A group of Jeep fans wants Fiat Chrysler Automobiles CEO Sergio Marchionne to make a Sophie’s Choice-style decision to save their beloved offroader.
To avoid the destruction of the storied brand at the hands of its parent company, FCA must cast it loose, the group states in a strongly-worded Change.org petition.
“As owners and fans of Jeep vehicles, we are calling on Fiat Chrysler Automobiles to separate Jeep from FCA’s stable of failing brands and debt,” the petition states. “We urge FCA to execute a spinoff to save Jeep.”
Millennials are buying Ford SUVs like it’s going out of style, no doubt dismaying the friends who like to lecture people about their lifestyle on Facebook.
That, Chevrolet offers a voyeur package for its full-side pickup, Fiat Chrysler Automobiles grabs a stack of cash with both hands, Mercedes-Benz gives its midsize SUV the AMG treatment, and two more automakers eye the Formula E grid … after the break!
Standard & Poor’s downgraded Volkswagen’s rating on long-term debt Monday, and said the company’s diesel scandal indicates poor management. The financial agency further warned that its debt rating could be cut further if the automaker doesn’t immediately address the deepening scandal, Bloomberg reported (via Automotive News).
“VW has demonstrated material deficiencies in its management and governance and general risk-management framework,” Alex Herbert, a London-based analyst at S&P, said according to Bloomberg. “VW’s internal controls have been shown to be inadequate in preventing or identifying alleged illegal behavior.” Further damage and other violations “represents a significant reputational and financial risk.”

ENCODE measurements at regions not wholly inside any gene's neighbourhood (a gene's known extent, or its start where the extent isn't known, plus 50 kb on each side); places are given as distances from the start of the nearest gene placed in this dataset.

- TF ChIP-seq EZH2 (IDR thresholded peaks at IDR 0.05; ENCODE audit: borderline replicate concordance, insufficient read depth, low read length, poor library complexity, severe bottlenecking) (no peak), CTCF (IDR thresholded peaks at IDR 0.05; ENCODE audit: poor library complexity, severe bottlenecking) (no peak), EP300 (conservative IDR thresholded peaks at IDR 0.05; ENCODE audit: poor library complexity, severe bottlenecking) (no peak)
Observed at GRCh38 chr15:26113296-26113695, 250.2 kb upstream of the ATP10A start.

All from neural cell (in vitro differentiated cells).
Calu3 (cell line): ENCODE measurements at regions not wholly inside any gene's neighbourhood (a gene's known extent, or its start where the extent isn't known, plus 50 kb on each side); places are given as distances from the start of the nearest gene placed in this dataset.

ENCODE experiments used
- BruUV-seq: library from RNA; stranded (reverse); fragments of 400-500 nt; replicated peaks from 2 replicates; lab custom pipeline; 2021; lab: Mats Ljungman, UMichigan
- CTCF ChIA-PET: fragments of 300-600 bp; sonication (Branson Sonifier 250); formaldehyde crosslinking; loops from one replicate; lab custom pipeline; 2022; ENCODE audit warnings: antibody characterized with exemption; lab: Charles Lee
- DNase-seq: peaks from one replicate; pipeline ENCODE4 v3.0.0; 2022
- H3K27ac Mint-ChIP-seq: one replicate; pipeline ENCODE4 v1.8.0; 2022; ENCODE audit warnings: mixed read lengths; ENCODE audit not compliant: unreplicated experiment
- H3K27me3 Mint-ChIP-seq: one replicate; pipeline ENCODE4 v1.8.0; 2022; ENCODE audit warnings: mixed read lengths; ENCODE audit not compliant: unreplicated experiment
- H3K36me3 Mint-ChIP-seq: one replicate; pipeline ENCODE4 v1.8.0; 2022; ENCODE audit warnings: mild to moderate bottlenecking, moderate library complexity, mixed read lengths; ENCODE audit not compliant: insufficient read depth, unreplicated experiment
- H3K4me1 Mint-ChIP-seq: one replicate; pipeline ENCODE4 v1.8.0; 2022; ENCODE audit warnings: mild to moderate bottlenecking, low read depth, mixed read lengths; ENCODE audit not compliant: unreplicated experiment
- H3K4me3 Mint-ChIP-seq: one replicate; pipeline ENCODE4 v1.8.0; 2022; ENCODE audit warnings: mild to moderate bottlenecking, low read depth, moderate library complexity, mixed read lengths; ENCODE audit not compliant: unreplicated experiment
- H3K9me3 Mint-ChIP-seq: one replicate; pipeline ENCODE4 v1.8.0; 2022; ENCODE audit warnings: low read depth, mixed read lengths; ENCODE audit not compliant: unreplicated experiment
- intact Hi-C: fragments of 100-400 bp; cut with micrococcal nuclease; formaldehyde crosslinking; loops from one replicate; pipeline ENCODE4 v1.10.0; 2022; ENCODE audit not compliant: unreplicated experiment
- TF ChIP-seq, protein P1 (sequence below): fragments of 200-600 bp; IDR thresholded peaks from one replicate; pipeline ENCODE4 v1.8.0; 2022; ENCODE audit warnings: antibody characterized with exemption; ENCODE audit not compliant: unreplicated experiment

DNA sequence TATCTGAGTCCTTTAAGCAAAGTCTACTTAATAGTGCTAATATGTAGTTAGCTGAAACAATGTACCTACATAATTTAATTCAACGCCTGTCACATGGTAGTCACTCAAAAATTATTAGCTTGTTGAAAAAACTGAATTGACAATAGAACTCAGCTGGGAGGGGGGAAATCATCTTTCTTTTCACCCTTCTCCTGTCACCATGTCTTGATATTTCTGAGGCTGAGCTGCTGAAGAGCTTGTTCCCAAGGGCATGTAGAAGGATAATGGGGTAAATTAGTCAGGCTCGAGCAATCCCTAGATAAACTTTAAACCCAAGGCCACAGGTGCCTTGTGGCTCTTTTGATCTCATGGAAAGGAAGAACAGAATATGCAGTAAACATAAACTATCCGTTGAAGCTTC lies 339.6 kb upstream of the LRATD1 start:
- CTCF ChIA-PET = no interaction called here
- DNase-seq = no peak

Baby Don’t Hurt Me. (photo courtesy: OP)
Like many of the people who write to you, I am having trouble deciding if I should keep my current car or trade it in for a new one.
I currently own a 2010 Honda Civic EX-L with 140,000 miles. It has been the single most reliable car I have ever owned. I keep it meticulously maintained and generally change its oil every 6 to 8 weeks. Otherwise, I have only paid for a set of brakes and new tires.
A week ago, I test drove a brand new Honda Accord Touring and fell in love. The dealership has offered me an excellent deal that includes trading in my Civic. My dilemma is that I feel an allegiance to the Civic. The car has the soul of a toaster and is not exciting to drive, but like a trusty horse, it gets me everywhere I want to go without any complaints. The Civic will eventually need repairs as it approaches 200K but I feel like I would be letting it down by trading it away. On the other hand, I can easily afford the payments for the Accord, but I generally try to avoid debt.
What should I do Sajeev? Should I cut the Civic loose and replace it or keep on driving until she can carry me no more?
Remember when Saab’s new parent company was close to being taken to court and forced to declare bankruptcy by one of its suppliers? New information may have helped changed course.
I just got a job that involves a fair amount of driving and I am looking to spend about 11-13k on a car that is fun to drive but at the same time practical and reliable.